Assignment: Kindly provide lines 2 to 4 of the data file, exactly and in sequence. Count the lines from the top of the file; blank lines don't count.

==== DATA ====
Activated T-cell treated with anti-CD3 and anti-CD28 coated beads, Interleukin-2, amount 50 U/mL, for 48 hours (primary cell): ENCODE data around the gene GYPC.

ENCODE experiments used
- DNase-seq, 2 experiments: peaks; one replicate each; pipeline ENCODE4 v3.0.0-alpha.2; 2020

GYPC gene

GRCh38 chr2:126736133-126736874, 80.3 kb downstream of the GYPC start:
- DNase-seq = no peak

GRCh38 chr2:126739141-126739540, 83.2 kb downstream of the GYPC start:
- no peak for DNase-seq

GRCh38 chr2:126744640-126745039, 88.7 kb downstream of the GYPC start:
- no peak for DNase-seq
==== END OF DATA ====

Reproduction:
ENCODE experiments used
- DNase-seq, 2 experiments: peaks; one replicate each; pipeline ENCODE4 v3.0.0-alpha.2; 2020

GYPC gene